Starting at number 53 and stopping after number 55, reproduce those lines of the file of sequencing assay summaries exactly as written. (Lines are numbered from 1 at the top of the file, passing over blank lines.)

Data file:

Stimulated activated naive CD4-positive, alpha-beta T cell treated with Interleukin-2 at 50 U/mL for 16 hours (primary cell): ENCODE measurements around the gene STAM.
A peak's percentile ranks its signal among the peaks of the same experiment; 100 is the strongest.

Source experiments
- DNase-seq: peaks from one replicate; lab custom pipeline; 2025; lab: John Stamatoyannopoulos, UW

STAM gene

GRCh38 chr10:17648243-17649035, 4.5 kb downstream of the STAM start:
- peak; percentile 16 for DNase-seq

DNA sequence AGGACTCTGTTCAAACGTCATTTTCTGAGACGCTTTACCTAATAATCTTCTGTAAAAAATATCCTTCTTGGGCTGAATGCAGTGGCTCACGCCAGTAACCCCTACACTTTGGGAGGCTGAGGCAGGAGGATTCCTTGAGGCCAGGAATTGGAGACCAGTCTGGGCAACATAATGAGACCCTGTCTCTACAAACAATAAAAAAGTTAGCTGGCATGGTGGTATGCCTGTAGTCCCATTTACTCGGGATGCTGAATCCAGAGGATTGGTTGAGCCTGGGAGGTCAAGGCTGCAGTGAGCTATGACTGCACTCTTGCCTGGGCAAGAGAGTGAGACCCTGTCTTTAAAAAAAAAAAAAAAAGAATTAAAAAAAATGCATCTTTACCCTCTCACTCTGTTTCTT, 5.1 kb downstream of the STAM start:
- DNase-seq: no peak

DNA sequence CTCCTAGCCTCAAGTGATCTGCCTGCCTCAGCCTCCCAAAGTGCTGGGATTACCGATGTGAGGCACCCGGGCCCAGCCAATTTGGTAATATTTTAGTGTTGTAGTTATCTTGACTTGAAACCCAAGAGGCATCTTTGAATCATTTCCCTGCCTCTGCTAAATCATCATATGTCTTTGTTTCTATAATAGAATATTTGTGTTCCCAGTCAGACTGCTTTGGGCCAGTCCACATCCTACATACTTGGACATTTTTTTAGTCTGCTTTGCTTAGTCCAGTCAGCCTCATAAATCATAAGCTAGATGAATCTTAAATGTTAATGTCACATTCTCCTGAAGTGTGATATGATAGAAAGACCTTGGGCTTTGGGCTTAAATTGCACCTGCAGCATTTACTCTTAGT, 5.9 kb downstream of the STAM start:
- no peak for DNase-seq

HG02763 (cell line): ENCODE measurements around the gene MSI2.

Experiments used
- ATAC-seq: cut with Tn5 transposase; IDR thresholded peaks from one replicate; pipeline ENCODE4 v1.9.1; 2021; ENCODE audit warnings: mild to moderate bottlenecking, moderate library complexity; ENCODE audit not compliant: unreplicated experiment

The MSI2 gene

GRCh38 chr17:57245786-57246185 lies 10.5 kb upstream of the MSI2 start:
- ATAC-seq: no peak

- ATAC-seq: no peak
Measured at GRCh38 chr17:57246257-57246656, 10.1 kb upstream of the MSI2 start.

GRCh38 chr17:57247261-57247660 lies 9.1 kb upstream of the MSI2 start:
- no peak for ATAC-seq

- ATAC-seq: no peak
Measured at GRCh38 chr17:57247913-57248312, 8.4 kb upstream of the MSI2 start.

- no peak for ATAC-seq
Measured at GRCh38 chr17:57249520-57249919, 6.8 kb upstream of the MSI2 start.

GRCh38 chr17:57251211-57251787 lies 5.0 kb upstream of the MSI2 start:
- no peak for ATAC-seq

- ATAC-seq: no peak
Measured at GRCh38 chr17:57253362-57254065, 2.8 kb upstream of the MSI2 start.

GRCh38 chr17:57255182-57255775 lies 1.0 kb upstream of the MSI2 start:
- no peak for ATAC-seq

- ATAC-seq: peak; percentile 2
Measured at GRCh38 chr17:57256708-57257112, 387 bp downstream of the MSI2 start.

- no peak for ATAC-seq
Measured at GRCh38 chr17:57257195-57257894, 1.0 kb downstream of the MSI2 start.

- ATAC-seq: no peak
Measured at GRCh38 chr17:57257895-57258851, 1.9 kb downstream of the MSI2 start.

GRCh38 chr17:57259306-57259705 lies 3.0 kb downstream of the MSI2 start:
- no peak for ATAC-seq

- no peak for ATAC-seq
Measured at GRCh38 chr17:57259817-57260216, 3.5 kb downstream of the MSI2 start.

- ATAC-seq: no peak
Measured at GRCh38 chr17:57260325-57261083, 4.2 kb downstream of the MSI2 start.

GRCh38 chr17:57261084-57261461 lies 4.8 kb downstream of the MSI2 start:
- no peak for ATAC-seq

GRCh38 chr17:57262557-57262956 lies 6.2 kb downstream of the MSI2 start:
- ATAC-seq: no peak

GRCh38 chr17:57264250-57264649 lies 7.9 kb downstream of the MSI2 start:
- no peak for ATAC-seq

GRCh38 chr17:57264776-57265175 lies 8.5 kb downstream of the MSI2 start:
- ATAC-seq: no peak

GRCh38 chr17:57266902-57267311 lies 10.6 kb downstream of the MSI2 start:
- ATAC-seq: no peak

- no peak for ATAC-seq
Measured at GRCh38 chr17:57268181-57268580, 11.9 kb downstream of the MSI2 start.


- ATAC-seq: no peak

- no peak for ATAC-seq
Measured at GRCh38 chr17:57268181-57268580, 11.9 kb downstream of the MSI2 start.